There’s the benefit of being able to see patients anywhere in the world, the harpists of Harps of Comfort are all across the country. We did eventually form into this organization called Harps of Comfort and we have a fiscal sponsor called Community Initiatives, which just means that they our–

Rachel: They take care your funding?

Jennifer: They take care of our funding, and they also provide administrative support. We’re a project of Community Initiatives. We were very lucky to find them and have them support us. We are funded through donations and so we can always say yes to patients because we don’t receive payment from them, so we can see anyone who wants to see us. It’s just been very interesting to begin to think about what will happen in a post-pandemic world for remote music, but my hope is that we will continue to develop our capacity to see people remotely and serve people who have been underserved before now because they couldn’t have in-person music.

Rachel: You talked a little bit about virtual music, hopefully living on– what do you hope? Beyond that, is there more that you hope will stay from this time of shattering and then rebuilding how we think about music, how we think about music experiences. What would you like to hold on to? Would you like to hold on to doing some of your time with Harps of Comfort and some in-person, what’s your vision for nine months from now on? Let’s be hopeful.

Jennifer:  Sure, sure. I love the in-person work. Personally, I would imagine a combination, but one of the factors of my whole career because there aren’t that many music thanatologists has been, people call me and they say, “Can you drive 500 miles away to play? You’re the only one I know, who’s nearby, can you drive 500 miles tomorrow to play for my loved one?” I’ve always had to say no. Now I know something new, which is I can play for that person remotely. It really solves the problem for a very small field that has wanted to serve more patients but hasn’t always been able to.

I’m excited about those possibilities and there is something very special about being physically present with people and I think because of the long separation that we’ve had, I will very likely value it more than I ever have in my entire life, to be able to be physically present with people. To be able to play, to bring the physical instrument of the harp into the room with people, to share that space and air and vibration and all of that together is very special. My hope is that we’ll be able to continue to do both.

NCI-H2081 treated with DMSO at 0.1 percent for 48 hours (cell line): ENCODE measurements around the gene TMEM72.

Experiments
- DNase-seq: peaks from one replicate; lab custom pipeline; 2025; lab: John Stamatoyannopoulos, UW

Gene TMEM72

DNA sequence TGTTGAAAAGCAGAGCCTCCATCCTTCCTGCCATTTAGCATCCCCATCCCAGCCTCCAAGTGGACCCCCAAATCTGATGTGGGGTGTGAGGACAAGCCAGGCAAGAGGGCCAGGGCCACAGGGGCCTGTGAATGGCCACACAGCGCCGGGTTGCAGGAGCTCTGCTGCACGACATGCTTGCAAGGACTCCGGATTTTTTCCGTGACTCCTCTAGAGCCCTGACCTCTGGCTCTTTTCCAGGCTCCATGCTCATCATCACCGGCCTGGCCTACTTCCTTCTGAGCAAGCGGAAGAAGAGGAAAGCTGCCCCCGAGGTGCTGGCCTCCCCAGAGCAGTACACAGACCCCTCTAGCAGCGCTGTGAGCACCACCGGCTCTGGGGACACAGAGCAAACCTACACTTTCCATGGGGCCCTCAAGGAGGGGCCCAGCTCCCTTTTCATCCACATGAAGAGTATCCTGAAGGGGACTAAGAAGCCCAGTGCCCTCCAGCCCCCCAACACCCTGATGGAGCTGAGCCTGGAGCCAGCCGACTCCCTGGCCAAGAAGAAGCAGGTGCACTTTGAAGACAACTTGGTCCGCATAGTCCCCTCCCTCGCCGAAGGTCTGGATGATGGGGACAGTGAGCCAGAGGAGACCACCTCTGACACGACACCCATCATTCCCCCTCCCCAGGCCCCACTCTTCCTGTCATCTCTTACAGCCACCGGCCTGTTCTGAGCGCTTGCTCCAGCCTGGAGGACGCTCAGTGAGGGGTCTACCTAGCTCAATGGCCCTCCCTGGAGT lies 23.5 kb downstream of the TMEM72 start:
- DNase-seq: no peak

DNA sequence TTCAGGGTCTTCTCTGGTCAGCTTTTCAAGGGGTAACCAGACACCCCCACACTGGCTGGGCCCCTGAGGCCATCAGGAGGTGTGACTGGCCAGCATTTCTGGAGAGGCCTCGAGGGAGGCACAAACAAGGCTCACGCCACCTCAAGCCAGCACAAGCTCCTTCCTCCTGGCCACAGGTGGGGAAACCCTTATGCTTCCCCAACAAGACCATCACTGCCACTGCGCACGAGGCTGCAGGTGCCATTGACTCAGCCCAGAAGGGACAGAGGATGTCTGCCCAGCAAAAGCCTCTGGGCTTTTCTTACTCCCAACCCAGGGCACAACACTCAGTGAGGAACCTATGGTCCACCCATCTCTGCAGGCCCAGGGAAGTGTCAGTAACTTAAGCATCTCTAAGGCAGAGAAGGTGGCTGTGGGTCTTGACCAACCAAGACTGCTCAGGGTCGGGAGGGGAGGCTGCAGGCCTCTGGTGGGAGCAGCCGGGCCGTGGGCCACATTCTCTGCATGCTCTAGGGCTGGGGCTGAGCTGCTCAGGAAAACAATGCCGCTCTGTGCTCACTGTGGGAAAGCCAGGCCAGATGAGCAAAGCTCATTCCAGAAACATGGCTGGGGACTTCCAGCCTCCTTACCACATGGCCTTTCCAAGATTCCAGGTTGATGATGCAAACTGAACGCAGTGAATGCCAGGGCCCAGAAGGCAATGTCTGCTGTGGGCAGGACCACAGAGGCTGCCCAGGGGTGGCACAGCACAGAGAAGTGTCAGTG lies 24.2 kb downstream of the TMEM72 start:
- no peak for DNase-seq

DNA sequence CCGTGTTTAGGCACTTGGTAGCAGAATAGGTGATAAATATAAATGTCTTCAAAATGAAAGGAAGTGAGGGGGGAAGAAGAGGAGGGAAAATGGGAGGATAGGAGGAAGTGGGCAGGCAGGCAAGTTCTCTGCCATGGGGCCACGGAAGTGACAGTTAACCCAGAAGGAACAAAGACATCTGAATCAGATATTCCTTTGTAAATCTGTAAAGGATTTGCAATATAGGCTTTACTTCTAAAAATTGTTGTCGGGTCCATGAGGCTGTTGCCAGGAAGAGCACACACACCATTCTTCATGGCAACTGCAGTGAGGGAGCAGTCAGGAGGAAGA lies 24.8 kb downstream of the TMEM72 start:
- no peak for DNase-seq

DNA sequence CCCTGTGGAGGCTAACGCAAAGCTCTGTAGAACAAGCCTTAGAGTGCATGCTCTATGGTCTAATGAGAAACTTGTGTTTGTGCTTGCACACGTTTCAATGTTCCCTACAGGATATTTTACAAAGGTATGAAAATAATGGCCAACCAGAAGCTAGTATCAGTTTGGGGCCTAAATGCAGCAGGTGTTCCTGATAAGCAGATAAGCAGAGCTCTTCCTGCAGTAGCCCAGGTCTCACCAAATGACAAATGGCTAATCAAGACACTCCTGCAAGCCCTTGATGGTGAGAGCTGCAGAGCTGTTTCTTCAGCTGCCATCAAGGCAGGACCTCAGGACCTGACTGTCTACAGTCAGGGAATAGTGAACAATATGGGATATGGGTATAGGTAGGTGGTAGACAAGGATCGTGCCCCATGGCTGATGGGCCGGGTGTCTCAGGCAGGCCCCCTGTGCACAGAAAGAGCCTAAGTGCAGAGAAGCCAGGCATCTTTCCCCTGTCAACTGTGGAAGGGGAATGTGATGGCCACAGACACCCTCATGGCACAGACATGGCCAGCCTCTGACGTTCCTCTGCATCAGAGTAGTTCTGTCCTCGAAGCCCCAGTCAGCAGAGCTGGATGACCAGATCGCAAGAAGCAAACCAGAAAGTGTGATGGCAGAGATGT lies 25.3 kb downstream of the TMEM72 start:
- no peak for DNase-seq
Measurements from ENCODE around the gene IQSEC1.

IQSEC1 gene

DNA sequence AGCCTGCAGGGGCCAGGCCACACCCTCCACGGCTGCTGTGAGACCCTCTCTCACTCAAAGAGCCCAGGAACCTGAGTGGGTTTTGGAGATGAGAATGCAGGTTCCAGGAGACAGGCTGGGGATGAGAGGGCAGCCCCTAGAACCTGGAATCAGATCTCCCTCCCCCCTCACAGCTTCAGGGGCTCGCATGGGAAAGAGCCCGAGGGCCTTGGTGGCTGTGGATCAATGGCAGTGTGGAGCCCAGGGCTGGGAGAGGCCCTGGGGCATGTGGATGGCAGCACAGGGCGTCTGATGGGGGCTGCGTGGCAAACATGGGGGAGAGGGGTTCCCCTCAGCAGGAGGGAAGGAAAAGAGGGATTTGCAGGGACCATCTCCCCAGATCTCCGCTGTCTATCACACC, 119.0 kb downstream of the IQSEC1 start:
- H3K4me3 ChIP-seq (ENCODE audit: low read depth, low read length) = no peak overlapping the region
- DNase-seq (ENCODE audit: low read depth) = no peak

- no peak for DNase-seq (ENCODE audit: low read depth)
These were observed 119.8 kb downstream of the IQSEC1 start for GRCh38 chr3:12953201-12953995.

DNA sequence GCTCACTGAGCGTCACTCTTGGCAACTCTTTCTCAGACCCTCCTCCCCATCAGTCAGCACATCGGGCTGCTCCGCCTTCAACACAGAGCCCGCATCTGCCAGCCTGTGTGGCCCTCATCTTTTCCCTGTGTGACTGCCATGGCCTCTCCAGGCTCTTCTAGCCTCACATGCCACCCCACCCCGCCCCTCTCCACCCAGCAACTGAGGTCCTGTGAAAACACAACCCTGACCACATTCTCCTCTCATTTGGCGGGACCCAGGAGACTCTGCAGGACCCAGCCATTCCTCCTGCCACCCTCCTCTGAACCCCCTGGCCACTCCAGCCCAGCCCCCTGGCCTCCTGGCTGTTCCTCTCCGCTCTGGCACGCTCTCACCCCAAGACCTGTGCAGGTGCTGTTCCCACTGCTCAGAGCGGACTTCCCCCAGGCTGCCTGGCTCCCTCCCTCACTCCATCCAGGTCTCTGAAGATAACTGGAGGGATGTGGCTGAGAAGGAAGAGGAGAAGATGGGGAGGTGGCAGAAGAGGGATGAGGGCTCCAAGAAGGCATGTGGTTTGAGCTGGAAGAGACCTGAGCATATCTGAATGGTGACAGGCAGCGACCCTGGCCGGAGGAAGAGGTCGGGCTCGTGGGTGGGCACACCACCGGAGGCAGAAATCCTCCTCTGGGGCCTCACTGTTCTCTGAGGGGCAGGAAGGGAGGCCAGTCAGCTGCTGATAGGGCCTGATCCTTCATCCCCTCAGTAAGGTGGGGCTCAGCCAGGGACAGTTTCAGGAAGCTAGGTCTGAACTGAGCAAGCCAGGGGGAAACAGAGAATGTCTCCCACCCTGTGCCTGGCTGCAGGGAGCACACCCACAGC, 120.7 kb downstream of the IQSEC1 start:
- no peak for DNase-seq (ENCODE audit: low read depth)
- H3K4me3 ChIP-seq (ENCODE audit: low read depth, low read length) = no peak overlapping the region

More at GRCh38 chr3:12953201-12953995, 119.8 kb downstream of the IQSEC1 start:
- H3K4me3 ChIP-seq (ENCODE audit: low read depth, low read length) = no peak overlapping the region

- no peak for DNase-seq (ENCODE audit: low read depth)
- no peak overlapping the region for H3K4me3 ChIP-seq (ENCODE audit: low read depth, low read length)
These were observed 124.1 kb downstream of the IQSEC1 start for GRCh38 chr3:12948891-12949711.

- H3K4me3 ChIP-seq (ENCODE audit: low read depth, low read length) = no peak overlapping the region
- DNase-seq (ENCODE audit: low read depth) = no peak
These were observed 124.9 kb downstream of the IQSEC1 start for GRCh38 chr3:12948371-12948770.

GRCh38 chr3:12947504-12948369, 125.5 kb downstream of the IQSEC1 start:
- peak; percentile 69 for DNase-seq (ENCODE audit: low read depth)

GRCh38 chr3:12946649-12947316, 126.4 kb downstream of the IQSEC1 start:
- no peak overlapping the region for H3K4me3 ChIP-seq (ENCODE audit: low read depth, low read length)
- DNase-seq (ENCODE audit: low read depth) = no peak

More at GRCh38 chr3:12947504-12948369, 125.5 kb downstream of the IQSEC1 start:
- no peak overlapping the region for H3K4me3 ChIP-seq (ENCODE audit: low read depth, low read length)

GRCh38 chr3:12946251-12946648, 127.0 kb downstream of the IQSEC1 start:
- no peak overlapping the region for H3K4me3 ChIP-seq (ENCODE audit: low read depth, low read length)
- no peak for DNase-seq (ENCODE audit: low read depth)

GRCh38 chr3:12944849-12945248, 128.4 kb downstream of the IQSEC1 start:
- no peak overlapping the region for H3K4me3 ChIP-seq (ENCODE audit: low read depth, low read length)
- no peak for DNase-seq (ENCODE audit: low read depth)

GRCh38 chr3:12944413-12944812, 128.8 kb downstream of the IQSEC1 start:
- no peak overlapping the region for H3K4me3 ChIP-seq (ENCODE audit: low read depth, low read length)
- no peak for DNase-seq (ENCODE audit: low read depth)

I think also in a post-pandemic world, a lot of the people that have been caring for the dying nonstop, will need support and care. Harps Of Comfort is making some inroads trying to offer this. My hope is that we could also be present for caregivers, as they process and reflect on what this time in hospital settings was, when the numbers decline significantly, when they’re able to get a breath. To provide that musical space for their own emotional processing.


The Marie Howe poem is called, Hurry. Marie Howe is just an incredible poet. This poem is from a book called The Kingdom Of The Ordinary, but she also has a book called What The Living Do, which I cannot recommend highly enough that she wrote about– she had a brother who died in his 20s and it’s a lot of poems about going through that.

Rachel: Wow.

Jennifer: Anyway, this is about errands, and I think many of us can probably relate, it’s called Hurry.

We stop at the dry cleaners and the grocery store

and the gas station and the green market and

Hurry up honey, I say, hurry,

as she runs along two or three steps behind me

her blue jacket unzipped, and her socks rolled down.

Where do I want her to hurry to? To her grave?

To mine? Where one day she might stand all grown?

Today, when all the errands are finally done, I say to her,

Honey I’m sorry I keep saying Hurry—

you walk ahead of me. You be the mother.

And, hurry up, she says, over her shoulder, looking back at me, laughing. Hurry up now darling, she says,

hurry, hurry, taking the house keys from my hands.

Rachel: Oh, that’s great.

Jennifer: I love that poem. It says so much about the before times, after times and what is it that we’re going to keep and what are we going to let go of. How much precious time we’ve had if we live with our loved ones, how much more time we’ve had with them in the last year. I’ll just share one more poem, which I wrote that was published in a literary magazine called Crosswinds Poetry Journal. It’s about music-thanatology.

Rachel: Oh, beautiful.

Jennifer: It’s called, How I Can Do It.

I go to the bedside

Along the way I reach for God like a kite out the window

There is no tenderness like the welcome of a stranger

Welcome for my strange harp welcome for the old songs

Death draws warm honey out of people we will always remember you

God sits in the corner as brokenhearted grandma

I sit in the center as half-angel.

I sing slowly, pulling a teaspoon of focus away

The breath of one body begins to yield as the tulips yield in the breeze

The breath of one body slows deepening, the others watch leaning back into plastic chairs

Welcome for the simple music

together we rock as we were rocked as children and soothed

There is no lullaby like this, no gentle boat, like a hand cradling a frightened hand

God and death have a silent conversation

Their words are a strangeness in the air

Not quite a storm not quite a mood.

In this butterfly bed, dying looks as fine as sleep and just as kind

It’s all right It’s all right We love you. You can go.

[Agile Vocalist outro and music] That was inspiring. Be sure to listen again soon.